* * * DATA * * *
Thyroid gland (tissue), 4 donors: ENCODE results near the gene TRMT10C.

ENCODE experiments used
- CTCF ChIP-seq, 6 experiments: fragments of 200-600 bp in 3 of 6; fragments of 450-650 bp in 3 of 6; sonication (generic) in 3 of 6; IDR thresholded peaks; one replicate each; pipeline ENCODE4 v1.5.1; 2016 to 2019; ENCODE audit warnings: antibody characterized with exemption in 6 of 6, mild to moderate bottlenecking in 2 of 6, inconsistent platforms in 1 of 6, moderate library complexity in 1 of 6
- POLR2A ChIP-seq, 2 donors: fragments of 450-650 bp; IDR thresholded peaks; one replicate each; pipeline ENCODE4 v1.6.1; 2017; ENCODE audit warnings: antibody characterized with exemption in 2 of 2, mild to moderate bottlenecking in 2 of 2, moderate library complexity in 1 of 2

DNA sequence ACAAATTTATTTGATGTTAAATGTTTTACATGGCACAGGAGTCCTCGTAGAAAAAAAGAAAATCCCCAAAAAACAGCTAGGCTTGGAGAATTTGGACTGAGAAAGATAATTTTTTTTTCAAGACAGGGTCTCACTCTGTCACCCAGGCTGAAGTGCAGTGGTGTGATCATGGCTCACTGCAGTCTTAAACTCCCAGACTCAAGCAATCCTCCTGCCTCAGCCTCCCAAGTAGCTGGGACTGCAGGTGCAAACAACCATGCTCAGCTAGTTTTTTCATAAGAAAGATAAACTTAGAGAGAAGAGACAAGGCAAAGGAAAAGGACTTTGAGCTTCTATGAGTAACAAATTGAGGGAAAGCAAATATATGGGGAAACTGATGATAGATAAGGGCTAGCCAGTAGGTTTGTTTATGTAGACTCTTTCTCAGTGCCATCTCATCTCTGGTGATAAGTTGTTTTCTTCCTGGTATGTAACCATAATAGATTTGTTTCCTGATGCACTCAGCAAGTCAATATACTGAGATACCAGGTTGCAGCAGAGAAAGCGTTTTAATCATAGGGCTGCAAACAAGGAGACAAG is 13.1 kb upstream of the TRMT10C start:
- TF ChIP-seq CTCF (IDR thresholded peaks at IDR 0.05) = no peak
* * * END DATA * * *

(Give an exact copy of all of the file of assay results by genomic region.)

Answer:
Thyroid gland (tissue), 4 donors: ENCODE results near the gene TRMT10C.

ENCODE experiments used
- CTCF ChIP-seq, 6 experiments: fragments of 200-600 bp in 3 of 6; fragments of 450-650 bp in 3 of 6; sonication (generic) in 3 of 6; IDR thresholded peaks; one replicate each; pipeline ENCODE4 v1.5.1; 2016 to 2019; ENCODE audit warnings: antibody characterized with exemption in 6 of 6, mild to moderate bottlenecking in 2 of 6, inconsistent platforms in 1 of 6, moderate library complexity in 1 of 6
- POLR2A ChIP-seq, 2 donors: fragments of 450-650 bp; IDR thresholded peaks; one replicate each; pipeline ENCODE4 v1.6.1; 2017; ENCODE audit warnings: antibody characterized with exemption in 2 of 2, mild to moderate bottlenecking in 2 of 2, moderate library complexity in 1 of 2

DNA sequence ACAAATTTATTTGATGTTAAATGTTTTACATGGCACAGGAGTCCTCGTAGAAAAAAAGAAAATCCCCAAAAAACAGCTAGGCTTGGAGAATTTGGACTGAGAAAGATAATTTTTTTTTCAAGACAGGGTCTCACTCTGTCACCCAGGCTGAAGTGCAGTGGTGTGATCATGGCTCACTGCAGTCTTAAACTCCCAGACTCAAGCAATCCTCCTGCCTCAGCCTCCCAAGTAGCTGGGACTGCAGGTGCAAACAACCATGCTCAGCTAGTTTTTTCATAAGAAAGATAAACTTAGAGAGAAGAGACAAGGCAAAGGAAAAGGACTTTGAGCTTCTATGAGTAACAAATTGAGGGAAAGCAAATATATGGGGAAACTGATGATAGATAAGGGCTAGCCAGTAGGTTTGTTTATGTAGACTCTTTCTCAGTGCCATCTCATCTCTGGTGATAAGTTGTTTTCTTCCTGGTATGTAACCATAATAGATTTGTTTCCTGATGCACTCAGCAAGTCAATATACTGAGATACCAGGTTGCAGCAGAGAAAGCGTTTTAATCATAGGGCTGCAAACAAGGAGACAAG is 13.1 kb upstream of the TRMT10C start:
- TF ChIP-seq CTCF (IDR thresholded peaks at IDR 0.05) = no peak